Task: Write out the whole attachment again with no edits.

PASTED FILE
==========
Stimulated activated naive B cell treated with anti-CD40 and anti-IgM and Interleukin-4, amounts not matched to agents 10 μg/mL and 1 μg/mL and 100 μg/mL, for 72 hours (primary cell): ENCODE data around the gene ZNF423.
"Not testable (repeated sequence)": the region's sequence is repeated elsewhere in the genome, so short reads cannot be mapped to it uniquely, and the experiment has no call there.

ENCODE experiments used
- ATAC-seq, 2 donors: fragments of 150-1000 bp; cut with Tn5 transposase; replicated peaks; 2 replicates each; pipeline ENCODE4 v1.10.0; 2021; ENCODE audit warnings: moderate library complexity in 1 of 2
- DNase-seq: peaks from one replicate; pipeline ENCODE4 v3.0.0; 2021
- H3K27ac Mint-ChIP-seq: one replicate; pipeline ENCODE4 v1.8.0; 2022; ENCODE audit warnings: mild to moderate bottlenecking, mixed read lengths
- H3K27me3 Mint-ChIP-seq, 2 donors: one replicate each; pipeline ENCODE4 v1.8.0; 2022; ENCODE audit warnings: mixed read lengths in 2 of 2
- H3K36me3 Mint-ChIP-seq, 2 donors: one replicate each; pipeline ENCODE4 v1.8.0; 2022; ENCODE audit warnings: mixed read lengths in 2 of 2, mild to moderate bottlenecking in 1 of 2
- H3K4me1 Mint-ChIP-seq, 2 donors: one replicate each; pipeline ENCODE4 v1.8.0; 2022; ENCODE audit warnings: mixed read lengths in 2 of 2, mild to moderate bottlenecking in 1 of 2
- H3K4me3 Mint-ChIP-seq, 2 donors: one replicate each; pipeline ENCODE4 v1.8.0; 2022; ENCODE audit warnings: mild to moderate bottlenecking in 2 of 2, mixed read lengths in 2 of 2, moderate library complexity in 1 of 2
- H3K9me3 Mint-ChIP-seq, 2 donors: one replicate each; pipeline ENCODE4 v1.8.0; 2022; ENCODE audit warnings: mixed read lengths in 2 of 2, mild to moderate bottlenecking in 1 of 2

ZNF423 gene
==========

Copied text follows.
Stimulated activated naive B cell treated with anti-CD40 and anti-IgM and Interleukin-4, amounts not matched to agents 10 μg/mL and 1 μg/mL and 100 μg/mL, for 72 hours (primary cell): ENCODE data around the gene ZNF423.
"Not testable (repeated sequence)": the region's sequence is repeated elsewhere in the genome, so short reads cannot be mapped to it uniquely, and the experiment has no call there.

ENCODE experiments used
- ATAC-seq, 2 donors: fragments of 150-1000 bp; cut with Tn5 transposase; replicated peaks; 2 replicates each; pipeline ENCODE4 v1.10.0; 2021; ENCODE audit warnings: moderate library complexity in 1 of 2
- DNase-seq: peaks from one replicate; pipeline ENCODE4 v3.0.0; 2021
- H3K27ac Mint-ChIP-seq: one replicate; pipeline ENCODE4 v1.8.0; 2022; ENCODE audit warnings: mild to moderate bottlenecking, mixed read lengths
- H3K27me3 Mint-ChIP-seq, 2 donors: one replicate each; pipeline ENCODE4 v1.8.0; 2022; ENCODE audit warnings: mixed read lengths in 2 of 2
- H3K36me3 Mint-ChIP-seq, 2 donors: one replicate each; pipeline ENCODE4 v1.8.0; 2022; ENCODE audit warnings: mixed read lengths in 2 of 2, mild to moderate bottlenecking in 1 of 2
- H3K4me1 Mint-ChIP-seq, 2 donors: one replicate each; pipeline ENCODE4 v1.8.0; 2022; ENCODE audit warnings: mixed read lengths in 2 of 2, mild to moderate bottlenecking in 1 of 2
- H3K4me3 Mint-ChIP-seq, 2 donors: one replicate each; pipeline ENCODE4 v1.8.0; 2022; ENCODE audit warnings: mild to moderate bottlenecking in 2 of 2, mixed read lengths in 2 of 2, moderate library complexity in 1 of 2
- H3K9me3 Mint-ChIP-seq, 2 donors: one replicate each; pipeline ENCODE4 v1.8.0; 2022; ENCODE audit warnings: mixed read lengths in 2 of 2, mild to moderate bottlenecking in 1 of 2

ZNF423 gene